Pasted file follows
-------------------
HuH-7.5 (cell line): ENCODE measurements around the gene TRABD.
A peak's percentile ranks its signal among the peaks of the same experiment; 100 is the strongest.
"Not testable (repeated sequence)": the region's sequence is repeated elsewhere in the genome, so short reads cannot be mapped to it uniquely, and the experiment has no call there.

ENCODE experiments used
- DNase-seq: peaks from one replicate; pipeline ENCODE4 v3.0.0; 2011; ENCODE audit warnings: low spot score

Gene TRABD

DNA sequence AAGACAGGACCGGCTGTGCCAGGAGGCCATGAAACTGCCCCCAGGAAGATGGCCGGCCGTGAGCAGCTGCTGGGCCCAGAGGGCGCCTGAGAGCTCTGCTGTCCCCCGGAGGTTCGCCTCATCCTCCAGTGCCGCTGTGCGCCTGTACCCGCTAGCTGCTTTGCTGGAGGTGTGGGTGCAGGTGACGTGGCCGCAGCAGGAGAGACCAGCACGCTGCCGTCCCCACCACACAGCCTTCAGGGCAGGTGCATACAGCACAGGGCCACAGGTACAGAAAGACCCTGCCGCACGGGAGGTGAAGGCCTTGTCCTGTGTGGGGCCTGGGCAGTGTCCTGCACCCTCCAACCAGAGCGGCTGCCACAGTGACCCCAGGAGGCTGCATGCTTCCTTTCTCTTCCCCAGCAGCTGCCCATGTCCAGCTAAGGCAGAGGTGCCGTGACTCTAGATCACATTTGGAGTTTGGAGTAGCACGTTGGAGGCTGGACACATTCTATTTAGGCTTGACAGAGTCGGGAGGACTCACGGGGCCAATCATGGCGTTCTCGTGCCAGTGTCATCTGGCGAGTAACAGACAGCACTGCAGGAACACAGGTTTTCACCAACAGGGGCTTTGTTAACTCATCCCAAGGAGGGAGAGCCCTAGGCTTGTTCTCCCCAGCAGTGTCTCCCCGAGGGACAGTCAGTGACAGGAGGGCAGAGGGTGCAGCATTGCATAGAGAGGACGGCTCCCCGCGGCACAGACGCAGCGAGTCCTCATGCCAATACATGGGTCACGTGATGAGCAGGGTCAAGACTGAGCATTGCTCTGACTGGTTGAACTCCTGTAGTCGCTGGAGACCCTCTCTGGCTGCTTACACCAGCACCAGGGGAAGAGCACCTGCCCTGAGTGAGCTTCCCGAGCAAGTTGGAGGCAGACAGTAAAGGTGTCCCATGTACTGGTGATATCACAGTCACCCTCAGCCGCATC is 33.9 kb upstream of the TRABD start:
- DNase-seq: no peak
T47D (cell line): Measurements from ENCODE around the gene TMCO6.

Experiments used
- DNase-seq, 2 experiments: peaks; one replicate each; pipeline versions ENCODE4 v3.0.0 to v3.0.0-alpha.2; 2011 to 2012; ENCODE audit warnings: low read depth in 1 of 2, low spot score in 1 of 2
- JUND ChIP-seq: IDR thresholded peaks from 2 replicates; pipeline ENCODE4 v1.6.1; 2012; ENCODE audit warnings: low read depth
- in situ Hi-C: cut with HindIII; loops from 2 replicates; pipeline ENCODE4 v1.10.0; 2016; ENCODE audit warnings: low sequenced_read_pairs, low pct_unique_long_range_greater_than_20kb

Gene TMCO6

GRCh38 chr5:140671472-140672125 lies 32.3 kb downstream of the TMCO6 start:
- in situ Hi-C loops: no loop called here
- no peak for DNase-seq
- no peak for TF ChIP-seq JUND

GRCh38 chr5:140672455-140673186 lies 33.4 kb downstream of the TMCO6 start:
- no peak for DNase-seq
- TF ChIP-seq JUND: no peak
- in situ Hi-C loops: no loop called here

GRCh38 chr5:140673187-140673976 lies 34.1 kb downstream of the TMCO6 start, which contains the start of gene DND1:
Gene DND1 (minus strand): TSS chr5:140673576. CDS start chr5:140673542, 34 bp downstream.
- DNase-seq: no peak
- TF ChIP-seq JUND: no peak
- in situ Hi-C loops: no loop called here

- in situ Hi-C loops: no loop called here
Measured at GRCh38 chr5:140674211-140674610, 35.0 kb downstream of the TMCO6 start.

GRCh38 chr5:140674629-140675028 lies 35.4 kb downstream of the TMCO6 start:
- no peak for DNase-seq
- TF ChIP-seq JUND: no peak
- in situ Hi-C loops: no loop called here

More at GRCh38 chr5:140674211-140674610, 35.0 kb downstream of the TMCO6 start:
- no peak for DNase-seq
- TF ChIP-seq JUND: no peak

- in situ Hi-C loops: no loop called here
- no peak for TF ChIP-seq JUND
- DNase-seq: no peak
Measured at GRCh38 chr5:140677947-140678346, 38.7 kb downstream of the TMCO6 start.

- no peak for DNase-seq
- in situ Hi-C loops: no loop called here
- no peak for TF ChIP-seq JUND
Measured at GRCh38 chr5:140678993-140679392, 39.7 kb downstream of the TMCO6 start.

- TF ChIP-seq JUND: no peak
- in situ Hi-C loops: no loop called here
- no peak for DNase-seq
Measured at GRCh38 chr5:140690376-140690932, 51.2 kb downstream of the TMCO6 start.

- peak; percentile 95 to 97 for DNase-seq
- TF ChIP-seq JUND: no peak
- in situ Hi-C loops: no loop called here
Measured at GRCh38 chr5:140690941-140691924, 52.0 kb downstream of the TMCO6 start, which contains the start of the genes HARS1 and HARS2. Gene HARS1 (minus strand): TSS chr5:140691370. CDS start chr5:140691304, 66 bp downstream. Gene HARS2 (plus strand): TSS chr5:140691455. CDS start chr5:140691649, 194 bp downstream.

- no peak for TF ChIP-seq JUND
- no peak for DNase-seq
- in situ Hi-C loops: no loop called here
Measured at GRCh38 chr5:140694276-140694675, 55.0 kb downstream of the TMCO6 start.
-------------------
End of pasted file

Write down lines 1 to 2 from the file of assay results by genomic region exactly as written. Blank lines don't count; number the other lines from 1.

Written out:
HuH-7.5 (cell line): ENCODE measurements around the gene TRABD.
A peak's percentile ranks its signal among the peaks of the same experiment; 100 is the strongest.